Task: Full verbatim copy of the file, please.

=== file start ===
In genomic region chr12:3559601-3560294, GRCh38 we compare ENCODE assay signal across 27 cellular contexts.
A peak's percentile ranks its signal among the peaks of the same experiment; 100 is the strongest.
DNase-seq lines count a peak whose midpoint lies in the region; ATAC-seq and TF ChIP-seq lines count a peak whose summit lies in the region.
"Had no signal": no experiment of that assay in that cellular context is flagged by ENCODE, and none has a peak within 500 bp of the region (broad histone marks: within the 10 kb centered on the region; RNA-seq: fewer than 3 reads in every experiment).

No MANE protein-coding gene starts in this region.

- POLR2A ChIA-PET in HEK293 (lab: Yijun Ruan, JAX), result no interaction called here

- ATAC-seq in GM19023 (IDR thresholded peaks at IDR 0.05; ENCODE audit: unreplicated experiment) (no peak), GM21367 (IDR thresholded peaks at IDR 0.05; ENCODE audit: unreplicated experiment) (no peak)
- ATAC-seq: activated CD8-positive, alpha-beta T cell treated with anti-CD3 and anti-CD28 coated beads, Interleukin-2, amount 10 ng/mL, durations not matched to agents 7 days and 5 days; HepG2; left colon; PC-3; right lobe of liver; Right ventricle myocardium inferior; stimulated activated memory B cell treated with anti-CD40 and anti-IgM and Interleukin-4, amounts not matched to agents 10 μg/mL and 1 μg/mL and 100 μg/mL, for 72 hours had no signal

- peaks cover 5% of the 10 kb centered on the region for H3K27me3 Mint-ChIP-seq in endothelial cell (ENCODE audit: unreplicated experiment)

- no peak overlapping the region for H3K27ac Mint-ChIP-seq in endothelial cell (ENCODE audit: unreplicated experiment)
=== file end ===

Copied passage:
In genomic region chr12:3559601-3560294, GRCh38 we compare ENCODE assay signal across 27 cellular contexts.
A peak's percentile ranks its signal among the peaks of the same experiment; 100 is the strongest.
DNase-seq lines count a peak whose midpoint lies in the region; ATAC-seq and TF ChIP-seq lines count a peak whose summit lies in the region.
"Had no signal": no experiment of that assay in that cellular context is flagged by ENCODE, and none has a peak within 500 bp of the region (broad histone marks: within the 10 kb centered on the region; RNA-seq: fewer than 3 reads in every experiment).

No MANE protein-coding gene starts in this region.

- POLR2A ChIA-PET in HEK293 (lab: Yijun Ruan, JAX), result no interaction called here

- ATAC-seq in GM19023 (IDR thresholded peaks at IDR 0.05; ENCODE audit: unreplicated experiment) (no peak), GM21367 (IDR thresholded peaks at IDR 0.05; ENCODE audit: unreplicated experiment) (no peak)
- ATAC-seq: activated CD8-positive, alpha-beta T cell treated with anti-CD3 and anti-CD28 coated beads, Interleukin-2, amount 10 ng/mL, durations not matched to agents 7 days and 5 days; HepG2; left colon; PC-3; right lobe of liver; Right ventricle myocardium inferior; stimulated activated memory B cell treated with anti-CD40 and anti-IgM and Interleukin-4, amounts not matched to agents 10 μg/mL and 1 μg/mL and 100 μg/mL, for 72 hours had no signal

- peaks cover 5% of the 10 kb centered on the region for H3K27me3 Mint-ChIP-seq in endothelial cell (ENCODE audit: unreplicated experiment)

- no peak overlapping the region for H3K27ac Mint-ChIP-seq in endothelial cell (ENCODE audit: unreplicated experiment)